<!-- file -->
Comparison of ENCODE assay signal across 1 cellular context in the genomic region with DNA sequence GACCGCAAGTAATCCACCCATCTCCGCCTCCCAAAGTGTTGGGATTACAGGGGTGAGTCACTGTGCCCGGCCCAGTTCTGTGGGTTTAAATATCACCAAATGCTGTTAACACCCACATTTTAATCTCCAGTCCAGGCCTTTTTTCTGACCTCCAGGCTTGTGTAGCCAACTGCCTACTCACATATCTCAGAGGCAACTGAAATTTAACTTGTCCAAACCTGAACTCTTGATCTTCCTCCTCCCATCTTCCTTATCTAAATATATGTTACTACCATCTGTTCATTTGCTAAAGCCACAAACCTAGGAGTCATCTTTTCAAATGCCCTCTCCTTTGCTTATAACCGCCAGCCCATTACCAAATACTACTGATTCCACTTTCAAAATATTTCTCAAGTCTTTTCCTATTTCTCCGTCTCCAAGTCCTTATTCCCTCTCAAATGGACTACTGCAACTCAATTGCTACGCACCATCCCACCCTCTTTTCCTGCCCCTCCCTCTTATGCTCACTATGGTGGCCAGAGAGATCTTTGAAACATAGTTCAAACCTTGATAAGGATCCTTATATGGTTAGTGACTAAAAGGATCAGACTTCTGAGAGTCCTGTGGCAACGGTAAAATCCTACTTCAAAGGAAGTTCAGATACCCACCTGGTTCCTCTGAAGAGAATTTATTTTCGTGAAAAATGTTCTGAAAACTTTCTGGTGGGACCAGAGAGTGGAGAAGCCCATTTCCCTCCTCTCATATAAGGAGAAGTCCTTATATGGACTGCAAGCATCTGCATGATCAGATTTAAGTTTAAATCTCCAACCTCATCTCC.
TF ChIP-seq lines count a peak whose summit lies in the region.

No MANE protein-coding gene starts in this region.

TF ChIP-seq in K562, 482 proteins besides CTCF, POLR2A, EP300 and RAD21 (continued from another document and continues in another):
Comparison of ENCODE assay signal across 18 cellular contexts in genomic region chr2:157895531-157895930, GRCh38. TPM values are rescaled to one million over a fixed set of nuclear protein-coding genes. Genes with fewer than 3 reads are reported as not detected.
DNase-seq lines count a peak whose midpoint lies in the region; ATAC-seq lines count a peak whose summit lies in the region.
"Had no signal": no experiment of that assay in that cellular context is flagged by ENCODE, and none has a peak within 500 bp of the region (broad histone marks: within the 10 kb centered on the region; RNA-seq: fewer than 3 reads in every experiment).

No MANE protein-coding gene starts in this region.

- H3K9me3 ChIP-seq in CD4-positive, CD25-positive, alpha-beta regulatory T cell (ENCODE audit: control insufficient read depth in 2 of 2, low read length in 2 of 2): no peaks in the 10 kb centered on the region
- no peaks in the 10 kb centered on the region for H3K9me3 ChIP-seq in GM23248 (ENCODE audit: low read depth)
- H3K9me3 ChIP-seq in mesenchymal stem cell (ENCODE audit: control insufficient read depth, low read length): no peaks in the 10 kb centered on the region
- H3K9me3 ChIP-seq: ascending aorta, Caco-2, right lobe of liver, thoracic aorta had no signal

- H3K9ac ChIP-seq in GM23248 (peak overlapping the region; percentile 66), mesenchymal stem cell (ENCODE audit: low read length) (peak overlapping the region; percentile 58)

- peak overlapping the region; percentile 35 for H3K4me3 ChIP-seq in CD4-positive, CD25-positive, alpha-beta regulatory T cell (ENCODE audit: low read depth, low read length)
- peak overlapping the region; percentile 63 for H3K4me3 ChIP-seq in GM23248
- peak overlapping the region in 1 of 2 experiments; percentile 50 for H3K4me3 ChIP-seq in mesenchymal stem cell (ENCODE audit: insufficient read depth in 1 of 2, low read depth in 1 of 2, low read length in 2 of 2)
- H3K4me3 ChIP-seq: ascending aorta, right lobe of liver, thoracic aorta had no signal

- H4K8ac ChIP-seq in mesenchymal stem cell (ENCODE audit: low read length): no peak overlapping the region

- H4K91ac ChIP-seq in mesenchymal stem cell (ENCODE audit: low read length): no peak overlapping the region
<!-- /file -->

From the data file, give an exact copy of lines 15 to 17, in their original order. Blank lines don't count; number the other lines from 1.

- peak overlapping the region; percentile 63 for H3K4me3 ChIP-seq in GM23248
- peak overlapping the region in 1 of 2 experiments; percentile 50 for H3K4me3 ChIP-seq in mesenchymal stem cell (ENCODE audit: insufficient read depth in 1 of 2, low read depth in 1 of 2, low read length in 2 of 2)
- H3K4me3 ChIP-seq: ascending aorta, right lobe of liver, thoracic aorta had no signal